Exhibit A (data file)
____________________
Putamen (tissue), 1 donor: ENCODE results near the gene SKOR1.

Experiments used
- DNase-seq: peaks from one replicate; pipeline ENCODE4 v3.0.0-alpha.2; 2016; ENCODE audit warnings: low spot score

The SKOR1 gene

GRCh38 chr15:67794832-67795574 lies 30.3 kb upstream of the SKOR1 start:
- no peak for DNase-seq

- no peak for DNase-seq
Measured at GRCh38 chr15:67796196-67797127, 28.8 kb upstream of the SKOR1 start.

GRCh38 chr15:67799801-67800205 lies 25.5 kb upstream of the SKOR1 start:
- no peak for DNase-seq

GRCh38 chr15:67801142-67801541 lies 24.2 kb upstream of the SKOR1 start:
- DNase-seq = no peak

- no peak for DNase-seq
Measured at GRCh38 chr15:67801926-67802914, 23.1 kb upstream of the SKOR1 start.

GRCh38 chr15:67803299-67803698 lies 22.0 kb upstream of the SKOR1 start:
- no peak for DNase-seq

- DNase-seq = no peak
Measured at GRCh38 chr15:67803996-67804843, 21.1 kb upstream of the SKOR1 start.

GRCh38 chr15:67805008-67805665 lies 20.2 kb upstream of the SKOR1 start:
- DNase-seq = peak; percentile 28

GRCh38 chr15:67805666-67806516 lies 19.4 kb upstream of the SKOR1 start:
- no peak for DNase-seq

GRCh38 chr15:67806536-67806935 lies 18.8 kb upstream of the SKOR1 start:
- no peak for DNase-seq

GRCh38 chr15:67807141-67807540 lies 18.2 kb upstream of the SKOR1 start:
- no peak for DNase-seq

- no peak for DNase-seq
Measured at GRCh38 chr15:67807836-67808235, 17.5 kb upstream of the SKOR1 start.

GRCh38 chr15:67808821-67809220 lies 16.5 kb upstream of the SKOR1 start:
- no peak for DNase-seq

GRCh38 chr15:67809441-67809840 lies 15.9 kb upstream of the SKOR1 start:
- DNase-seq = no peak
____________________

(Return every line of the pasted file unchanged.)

Putamen (tissue), 1 donor: ENCODE results near the gene SKOR1.

Experiments used
- DNase-seq: peaks from one replicate; pipeline ENCODE4 v3.0.0-alpha.2; 2016; ENCODE audit warnings: low spot score

The SKOR1 gene

GRCh38 chr15:67794832-67795574 lies 30.3 kb upstream of the SKOR1 start:
- no peak for DNase-seq

- no peak for DNase-seq
Measured at GRCh38 chr15:67796196-67797127, 28.8 kb upstream of the SKOR1 start.

GRCh38 chr15:67799801-67800205 lies 25.5 kb upstream of the SKOR1 start:
- no peak for DNase-seq

GRCh38 chr15:67801142-67801541 lies 24.2 kb upstream of the SKOR1 start:
- DNase-seq = no peak

- no peak for DNase-seq
Measured at GRCh38 chr15:67801926-67802914, 23.1 kb upstream of the SKOR1 start.

GRCh38 chr15:67803299-67803698 lies 22.0 kb upstream of the SKOR1 start:
- no peak for DNase-seq

- DNase-seq = no peak
Measured at GRCh38 chr15:67803996-67804843, 21.1 kb upstream of the SKOR1 start.

GRCh38 chr15:67805008-67805665 lies 20.2 kb upstream of the SKOR1 start:
- DNase-seq = peak; percentile 28

GRCh38 chr15:67805666-67806516 lies 19.4 kb upstream of the SKOR1 start:
- no peak for DNase-seq

GRCh38 chr15:67806536-67806935 lies 18.8 kb upstream of the SKOR1 start:
- no peak for DNase-seq

GRCh38 chr15:67807141-67807540 lies 18.2 kb upstream of the SKOR1 start:
- no peak for DNase-seq

- no peak for DNase-seq
Measured at GRCh38 chr15:67807836-67808235, 17.5 kb upstream of the SKOR1 start.

GRCh38 chr15:67808821-67809220 lies 16.5 kb upstream of the SKOR1 start:
- no peak for DNase-seq

GRCh38 chr15:67809441-67809840 lies 15.9 kb upstream of the SKOR1 start:
- DNase-seq = no peak